The company eventually abandoned its wells and began drawing water instead from the river. The ethanol company also paid for new wells or other repairs for several residents of the area.
Marshall builds lengthy straw
Extra spending linked to scarce water supplies happens often in southwest Minnesota. And with spot shortages of groundwater supplies occurring in other parts of Minnesota, those sorts of additional expenses seem likely to spread as well. Almost always, those extra costs are passed on to water customers.
Earlier this month, a backhoe starting tearing into the soil at the construction site of a major water project for Marshall, dozens of lengths of heavy pipe dotting the ground nearby.
At his downtown office, Marshall Municipal Utilities General Manager Brad Roos said the city is spending more than $13 million to build a very long water pipeline. It will stretch a length equal to the distance from downtown Minneapolis to the Wisconsin border.
“Twenty-seven miles is the length of the pipe that we need to construct,” Roos said. “And that’s the closest, adequate water supply that we found during the last 17 years of searching.”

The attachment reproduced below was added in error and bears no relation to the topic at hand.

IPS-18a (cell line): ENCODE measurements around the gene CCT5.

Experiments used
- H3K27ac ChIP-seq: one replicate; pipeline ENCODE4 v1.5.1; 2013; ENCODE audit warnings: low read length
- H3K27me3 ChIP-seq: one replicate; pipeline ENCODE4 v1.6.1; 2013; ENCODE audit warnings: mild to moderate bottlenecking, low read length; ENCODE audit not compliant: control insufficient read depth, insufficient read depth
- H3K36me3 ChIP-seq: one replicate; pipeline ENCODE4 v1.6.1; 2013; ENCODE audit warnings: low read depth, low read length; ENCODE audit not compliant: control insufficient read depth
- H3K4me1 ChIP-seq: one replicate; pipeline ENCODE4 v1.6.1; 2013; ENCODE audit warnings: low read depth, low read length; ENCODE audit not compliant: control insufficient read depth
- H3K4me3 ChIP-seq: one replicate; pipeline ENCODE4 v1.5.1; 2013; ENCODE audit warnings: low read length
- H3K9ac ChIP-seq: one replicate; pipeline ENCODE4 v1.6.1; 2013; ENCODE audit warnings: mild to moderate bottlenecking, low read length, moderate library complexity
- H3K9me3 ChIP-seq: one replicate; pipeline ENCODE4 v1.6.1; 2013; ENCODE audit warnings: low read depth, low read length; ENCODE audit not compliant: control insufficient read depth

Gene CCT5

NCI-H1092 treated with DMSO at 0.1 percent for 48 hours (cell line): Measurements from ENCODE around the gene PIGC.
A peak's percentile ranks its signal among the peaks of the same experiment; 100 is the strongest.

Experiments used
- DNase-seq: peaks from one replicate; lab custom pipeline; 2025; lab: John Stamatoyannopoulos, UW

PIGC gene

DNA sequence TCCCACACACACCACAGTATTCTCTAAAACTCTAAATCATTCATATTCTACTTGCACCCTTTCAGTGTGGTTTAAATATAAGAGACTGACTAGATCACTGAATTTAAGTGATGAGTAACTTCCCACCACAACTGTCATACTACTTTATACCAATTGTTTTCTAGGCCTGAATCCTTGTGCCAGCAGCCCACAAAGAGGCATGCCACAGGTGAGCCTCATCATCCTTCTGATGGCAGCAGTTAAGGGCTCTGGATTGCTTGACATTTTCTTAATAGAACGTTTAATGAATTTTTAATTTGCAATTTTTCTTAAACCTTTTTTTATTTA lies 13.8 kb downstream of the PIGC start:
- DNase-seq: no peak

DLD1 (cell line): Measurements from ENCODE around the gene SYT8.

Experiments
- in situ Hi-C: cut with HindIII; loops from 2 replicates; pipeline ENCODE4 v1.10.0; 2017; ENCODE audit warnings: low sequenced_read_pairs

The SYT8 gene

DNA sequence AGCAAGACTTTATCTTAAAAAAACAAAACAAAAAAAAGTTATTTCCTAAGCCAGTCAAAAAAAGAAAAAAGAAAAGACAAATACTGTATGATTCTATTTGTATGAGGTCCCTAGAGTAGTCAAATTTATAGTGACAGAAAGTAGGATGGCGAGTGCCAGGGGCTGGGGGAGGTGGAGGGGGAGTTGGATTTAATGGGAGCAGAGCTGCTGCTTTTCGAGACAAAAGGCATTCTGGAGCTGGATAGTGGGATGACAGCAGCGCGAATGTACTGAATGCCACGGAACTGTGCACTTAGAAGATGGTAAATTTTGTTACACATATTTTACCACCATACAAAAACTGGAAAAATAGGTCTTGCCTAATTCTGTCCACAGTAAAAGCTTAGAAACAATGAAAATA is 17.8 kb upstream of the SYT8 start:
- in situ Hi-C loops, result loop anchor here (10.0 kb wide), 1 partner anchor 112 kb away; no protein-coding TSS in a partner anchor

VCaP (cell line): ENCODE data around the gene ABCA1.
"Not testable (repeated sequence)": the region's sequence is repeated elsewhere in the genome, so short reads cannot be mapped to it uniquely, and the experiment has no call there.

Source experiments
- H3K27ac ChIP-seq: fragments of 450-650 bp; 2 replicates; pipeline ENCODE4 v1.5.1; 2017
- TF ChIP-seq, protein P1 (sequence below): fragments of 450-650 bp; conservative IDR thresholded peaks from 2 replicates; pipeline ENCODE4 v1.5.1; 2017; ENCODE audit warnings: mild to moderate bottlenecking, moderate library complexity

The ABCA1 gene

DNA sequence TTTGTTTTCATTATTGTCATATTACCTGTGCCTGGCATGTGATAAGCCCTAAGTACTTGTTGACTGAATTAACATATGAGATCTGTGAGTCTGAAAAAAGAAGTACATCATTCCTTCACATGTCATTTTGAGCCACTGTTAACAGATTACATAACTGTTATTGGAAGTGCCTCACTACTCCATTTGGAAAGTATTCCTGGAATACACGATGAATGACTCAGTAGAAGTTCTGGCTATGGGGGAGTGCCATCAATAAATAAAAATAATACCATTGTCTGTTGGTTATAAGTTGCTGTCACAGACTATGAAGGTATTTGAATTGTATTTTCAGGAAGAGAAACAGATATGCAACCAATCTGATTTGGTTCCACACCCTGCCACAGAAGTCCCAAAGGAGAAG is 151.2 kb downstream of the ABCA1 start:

The city sells over a billion gallons of water a year to its residential and business customers, and the new pipeline will cost about $1,000 per resident.
“The good news is, we found water, and we’re going to be able to harvest it and bring it to the community.” Roos said. “The bad news is it’s not going to be done for free. There’s going to have to be rate increases.”
The increases will eventually raise water bills by about one quarter. Marshall residents will pay some of the highest costs in the state, 50 percent more than most St. Paul homeowners, for example, and about triple the rate in Rochester.